It may appear to many Americans that same-sex marriage and other gay rights issues “suddenly” became a matter of ubiquitous public debate and legal reality. But the groundwork for such progress (or the decline of Western civization, depending on one’s view) was laid by years, even decades of grunt work by on-the-ground activists and legislators gradually chipping away at resistance — until the resistors started becoming the minority, however vehement they remain.
An election year when such issues, not to mention the prominence of women in politics, are more visible than ever makes it the perfect moment for “Political Animals.” Jonah Markowitz and Tracy Ware’s engrossing documentary charts the long hard climb by California’s first four “out” state politicians, all lesbians, to pass a series of bills gradually raising LGBT rights to the levels of non-gay average citizens. Those advances had a national ripple effect culminating in the film’s bookending sequence of President Obama celebrating the Supreme Court’s pro-marriage equality decision last year. While initially this winner of both Los Angeles Film Festival’s jury and audience awards in its category seems a fairly standard TV-style mix of talking heads and archival footage, the intensely personal, often inflammatory nature of rhetoric in videotaped state assembly sessions here takes “Animals” beyond standard inspirational-uplift into the realm of white-hot political theater — the sort of theater we’re getting plenty of this election cycle: the variably self-righteous, folksy, ignorant and/or plain dishonest grandstanding that can make your jaw drop.
All four subjects were of the generation radicalized in the 1960s, and the filmmakers break up the otherwise straightforward chronological progress by telling their separate pre-public-office stories via individual segments. Exemplifying those who developed a lasting, “enormous sense of wanting to fix injustice,” rather than responding to that era’s more hedonistic currents, they moved from activism in the civil rights and women’s movements to Gay Lib, from lesbian separatism in the 1970s to the more inclusive community organizing of the AIDS era.
The first to reach the California Assembly was civil rights attorney and law professor Sheila Kuehl, though the qualification that probably got her in the door in 1994 was her long-distant role as tomboy teen Zelda Gilroy on classic sitcom “The Many Loves of Dobie Gillis.” (She says her acting career was torpedoed soon thereafter by “lesbian rumors.”) Two years later, she was joined by San Francisco’s Carole Migden, whose “femme” appearance complete with tailored pink suits no doubt flummoxed those male colleagues who thought Kuehl’s “butch” look represented Everylesbian. In 2000, their ranks became a quartet with the arrivals of Jackie Goldberg and Christine Kehoe.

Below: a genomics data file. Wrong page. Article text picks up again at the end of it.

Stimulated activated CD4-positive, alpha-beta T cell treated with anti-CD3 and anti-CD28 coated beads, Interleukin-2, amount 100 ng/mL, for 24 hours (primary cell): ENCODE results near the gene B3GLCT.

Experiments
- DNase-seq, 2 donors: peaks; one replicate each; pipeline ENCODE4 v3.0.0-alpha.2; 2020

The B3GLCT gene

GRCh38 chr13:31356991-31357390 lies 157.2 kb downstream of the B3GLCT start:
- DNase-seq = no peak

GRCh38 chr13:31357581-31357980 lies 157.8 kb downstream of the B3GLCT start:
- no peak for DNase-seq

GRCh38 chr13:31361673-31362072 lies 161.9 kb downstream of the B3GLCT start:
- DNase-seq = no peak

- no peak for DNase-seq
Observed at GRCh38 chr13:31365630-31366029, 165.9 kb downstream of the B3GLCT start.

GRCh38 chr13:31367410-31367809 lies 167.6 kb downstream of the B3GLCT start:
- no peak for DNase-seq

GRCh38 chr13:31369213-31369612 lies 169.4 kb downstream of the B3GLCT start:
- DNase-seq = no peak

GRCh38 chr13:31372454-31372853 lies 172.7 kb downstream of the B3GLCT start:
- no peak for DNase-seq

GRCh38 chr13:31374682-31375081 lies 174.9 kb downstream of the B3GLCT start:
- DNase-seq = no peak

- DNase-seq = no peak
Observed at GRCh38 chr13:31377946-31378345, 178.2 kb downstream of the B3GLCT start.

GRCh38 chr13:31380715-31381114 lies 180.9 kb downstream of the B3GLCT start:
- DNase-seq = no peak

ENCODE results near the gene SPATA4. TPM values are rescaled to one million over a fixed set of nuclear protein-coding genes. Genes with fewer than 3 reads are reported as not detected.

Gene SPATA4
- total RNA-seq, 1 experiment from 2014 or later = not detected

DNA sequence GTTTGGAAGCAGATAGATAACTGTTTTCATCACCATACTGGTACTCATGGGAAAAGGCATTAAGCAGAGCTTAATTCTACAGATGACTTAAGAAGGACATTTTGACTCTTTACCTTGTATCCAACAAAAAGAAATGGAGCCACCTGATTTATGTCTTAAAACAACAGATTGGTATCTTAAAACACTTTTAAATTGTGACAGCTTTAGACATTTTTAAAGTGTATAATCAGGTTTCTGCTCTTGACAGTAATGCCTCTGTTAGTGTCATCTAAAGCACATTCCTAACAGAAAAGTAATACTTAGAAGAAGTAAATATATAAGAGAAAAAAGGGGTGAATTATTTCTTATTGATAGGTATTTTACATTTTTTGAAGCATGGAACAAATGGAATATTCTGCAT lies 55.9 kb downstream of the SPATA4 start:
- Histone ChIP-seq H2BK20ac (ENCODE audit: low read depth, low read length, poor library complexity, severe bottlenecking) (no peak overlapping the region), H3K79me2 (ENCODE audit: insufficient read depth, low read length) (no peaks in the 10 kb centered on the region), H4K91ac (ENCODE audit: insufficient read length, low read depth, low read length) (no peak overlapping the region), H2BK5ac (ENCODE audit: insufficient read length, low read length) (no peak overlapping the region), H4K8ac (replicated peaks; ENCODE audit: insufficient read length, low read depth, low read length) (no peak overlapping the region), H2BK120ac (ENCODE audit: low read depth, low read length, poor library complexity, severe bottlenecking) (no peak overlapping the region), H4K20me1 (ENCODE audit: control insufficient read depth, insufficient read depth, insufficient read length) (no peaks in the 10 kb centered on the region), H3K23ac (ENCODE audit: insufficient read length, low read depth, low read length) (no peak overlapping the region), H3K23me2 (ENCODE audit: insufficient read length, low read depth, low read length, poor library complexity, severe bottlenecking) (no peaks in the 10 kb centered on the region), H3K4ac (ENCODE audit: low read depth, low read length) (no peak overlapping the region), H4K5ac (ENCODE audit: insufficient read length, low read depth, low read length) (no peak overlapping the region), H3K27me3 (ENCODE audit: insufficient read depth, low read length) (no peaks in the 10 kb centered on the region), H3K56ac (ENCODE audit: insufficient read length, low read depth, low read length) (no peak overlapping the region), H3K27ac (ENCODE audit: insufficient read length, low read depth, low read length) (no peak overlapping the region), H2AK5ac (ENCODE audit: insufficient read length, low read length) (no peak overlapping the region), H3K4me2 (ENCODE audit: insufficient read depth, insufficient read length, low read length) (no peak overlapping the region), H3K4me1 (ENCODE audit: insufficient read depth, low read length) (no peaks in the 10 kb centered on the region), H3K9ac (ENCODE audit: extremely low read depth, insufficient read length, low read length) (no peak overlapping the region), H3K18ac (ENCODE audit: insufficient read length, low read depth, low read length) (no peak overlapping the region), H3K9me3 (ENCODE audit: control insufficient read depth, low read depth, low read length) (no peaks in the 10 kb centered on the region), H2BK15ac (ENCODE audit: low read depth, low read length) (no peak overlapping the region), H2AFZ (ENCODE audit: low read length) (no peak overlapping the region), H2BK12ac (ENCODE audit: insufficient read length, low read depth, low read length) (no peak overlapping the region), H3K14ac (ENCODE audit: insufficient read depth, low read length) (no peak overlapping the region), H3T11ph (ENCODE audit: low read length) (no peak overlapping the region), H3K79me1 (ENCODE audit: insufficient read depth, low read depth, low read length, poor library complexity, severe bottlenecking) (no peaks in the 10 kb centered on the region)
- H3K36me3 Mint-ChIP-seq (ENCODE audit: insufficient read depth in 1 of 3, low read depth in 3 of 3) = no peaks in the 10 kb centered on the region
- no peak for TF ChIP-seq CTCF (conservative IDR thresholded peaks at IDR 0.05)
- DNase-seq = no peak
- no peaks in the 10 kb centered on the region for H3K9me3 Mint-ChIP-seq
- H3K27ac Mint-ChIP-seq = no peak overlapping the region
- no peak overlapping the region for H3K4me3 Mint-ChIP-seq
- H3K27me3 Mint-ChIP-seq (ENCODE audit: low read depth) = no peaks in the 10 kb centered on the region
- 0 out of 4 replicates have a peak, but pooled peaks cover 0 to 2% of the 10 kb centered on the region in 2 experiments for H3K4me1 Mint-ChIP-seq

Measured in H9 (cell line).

“Political Animals” devotes most of its first 35 minutes to the initial duo’s fight for an anti-discrimination bill protecting students from bullying or other ill treatment on the basis of sexual orientation, actual or simply perceived. It took four assembly votes over several years’ course before passing, during which time Migden and Kuehl got to hear colleagues (who assured them it “wasn’t personal”) compare homosexuals to pedophiles, necrophiliacs, even “hormonally imbalanced heifers.” Indeed, much of what makes the doc entertaining is the subjects’ continuing disbelief that fellow lawmakers with whom they had friendly professional relationships would nonetheless say the most insulting, ill-informed generalities about gay people with bland confidence at the podium.
Once this initial success was finally scored in 1999, others followed with escalating rapidity. As both supporters and detractors duly perceived, laws gradually introducing and expanding the equal rights of same-sex domestic partners and their families (on such issues as spousal medical decisions) did indeed lay groundwork for the dread specter of “gay marriage.” The rest is history — though a history far from over, particularly in the realm of angry, largely religiously-targeted opposition.
All four subjects are appealingly articulate without hyperbole, seeing themselves less as leaders than “willing tools of the movement,” with ’60s idealism intact. Their narrating input is shot in conventional TV-studio-type interview sequences, but “Political Animals” is otherwise so briskly paced (kudos to editor Michael Hofacre) and packed with hot-button moments of Assembly debate (notably as one legislator after another piously disregards any “separation of church and state” awareness) that overall it avoids feeling like a PBS-ready clock-punch in stylistic terms. Nonetheless, broadcast is doubtless where it will primarily be heading after an extensive gay-fest tour.